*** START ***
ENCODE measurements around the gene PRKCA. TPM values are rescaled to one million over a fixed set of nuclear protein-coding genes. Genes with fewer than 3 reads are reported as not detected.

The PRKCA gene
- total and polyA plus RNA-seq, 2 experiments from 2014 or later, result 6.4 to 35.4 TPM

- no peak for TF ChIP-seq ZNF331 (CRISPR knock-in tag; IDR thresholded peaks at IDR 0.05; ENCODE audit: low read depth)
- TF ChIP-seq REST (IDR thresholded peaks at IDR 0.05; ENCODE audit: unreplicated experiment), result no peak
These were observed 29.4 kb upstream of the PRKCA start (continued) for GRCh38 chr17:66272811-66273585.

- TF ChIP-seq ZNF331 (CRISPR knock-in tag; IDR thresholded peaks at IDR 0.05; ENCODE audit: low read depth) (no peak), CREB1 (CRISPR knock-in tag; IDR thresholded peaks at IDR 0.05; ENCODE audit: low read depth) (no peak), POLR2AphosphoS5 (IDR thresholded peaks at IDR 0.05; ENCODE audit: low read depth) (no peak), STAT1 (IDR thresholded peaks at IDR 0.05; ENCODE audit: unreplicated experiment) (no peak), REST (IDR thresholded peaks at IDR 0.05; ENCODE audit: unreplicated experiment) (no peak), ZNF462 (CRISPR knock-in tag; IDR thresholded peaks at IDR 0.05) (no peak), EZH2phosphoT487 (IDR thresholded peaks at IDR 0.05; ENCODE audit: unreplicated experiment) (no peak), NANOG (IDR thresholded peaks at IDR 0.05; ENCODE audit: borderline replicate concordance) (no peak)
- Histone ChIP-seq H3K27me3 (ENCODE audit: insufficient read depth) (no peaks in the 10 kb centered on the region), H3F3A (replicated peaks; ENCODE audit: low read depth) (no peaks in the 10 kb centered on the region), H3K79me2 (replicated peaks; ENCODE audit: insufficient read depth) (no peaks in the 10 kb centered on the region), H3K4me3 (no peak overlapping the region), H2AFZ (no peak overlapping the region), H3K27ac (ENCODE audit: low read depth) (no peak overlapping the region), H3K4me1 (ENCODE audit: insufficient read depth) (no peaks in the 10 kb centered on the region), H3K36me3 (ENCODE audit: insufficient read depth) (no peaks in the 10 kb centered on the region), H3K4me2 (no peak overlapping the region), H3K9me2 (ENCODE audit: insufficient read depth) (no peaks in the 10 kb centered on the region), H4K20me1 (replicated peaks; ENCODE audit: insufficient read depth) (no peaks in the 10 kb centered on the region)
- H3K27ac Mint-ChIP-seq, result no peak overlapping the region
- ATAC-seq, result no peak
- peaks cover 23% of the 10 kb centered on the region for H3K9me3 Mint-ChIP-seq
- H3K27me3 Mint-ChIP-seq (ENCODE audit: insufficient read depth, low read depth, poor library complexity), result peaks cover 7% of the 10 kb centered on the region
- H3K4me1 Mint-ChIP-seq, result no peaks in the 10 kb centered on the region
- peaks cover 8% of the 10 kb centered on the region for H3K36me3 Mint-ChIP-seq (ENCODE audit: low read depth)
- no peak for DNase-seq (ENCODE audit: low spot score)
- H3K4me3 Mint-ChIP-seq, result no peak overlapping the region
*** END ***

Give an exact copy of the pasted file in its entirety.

ENCODE measurements around the gene PRKCA. TPM values are rescaled to one million over a fixed set of nuclear protein-coding genes. Genes with fewer than 3 reads are reported as not detected.

The PRKCA gene
- total and polyA plus RNA-seq, 2 experiments from 2014 or later, result 6.4 to 35.4 TPM

- no peak for TF ChIP-seq ZNF331 (CRISPR knock-in tag; IDR thresholded peaks at IDR 0.05; ENCODE audit: low read depth)
- TF ChIP-seq REST (IDR thresholded peaks at IDR 0.05; ENCODE audit: unreplicated experiment), result no peak
These were observed 29.4 kb upstream of the PRKCA start (continued) for GRCh38 chr17:66272811-66273585.

- TF ChIP-seq ZNF331 (CRISPR knock-in tag; IDR thresholded peaks at IDR 0.05; ENCODE audit: low read depth) (no peak), CREB1 (CRISPR knock-in tag; IDR thresholded peaks at IDR 0.05; ENCODE audit: low read depth) (no peak), POLR2AphosphoS5 (IDR thresholded peaks at IDR 0.05; ENCODE audit: low read depth) (no peak), STAT1 (IDR thresholded peaks at IDR 0.05; ENCODE audit: unreplicated experiment) (no peak), REST (IDR thresholded peaks at IDR 0.05; ENCODE audit: unreplicated experiment) (no peak), ZNF462 (CRISPR knock-in tag; IDR thresholded peaks at IDR 0.05) (no peak), EZH2phosphoT487 (IDR thresholded peaks at IDR 0.05; ENCODE audit: unreplicated experiment) (no peak), NANOG (IDR thresholded peaks at IDR 0.05; ENCODE audit: borderline replicate concordance) (no peak)
- Histone ChIP-seq H3K27me3 (ENCODE audit: insufficient read depth) (no peaks in the 10 kb centered on the region), H3F3A (replicated peaks; ENCODE audit: low read depth) (no peaks in the 10 kb centered on the region), H3K79me2 (replicated peaks; ENCODE audit: insufficient read depth) (no peaks in the 10 kb centered on the region), H3K4me3 (no peak overlapping the region), H2AFZ (no peak overlapping the region), H3K27ac (ENCODE audit: low read depth) (no peak overlapping the region), H3K4me1 (ENCODE audit: insufficient read depth) (no peaks in the 10 kb centered on the region), H3K36me3 (ENCODE audit: insufficient read depth) (no peaks in the 10 kb centered on the region), H3K4me2 (no peak overlapping the region), H3K9me2 (ENCODE audit: insufficient read depth) (no peaks in the 10 kb centered on the region), H4K20me1 (replicated peaks; ENCODE audit: insufficient read depth) (no peaks in the 10 kb centered on the region)
- H3K27ac Mint-ChIP-seq, result no peak overlapping the region
- ATAC-seq, result no peak
- peaks cover 23% of the 10 kb centered on the region for H3K9me3 Mint-ChIP-seq
- H3K27me3 Mint-ChIP-seq (ENCODE audit: insufficient read depth, low read depth, poor library complexity), result peaks cover 7% of the 10 kb centered on the region
- H3K4me1 Mint-ChIP-seq, result no peaks in the 10 kb centered on the region
- peaks cover 8% of the 10 kb centered on the region for H3K36me3 Mint-ChIP-seq (ENCODE audit: low read depth)
- no peak for DNase-seq (ENCODE audit: low spot score)
- H3K4me3 Mint-ChIP-seq, result no peak overlapping the region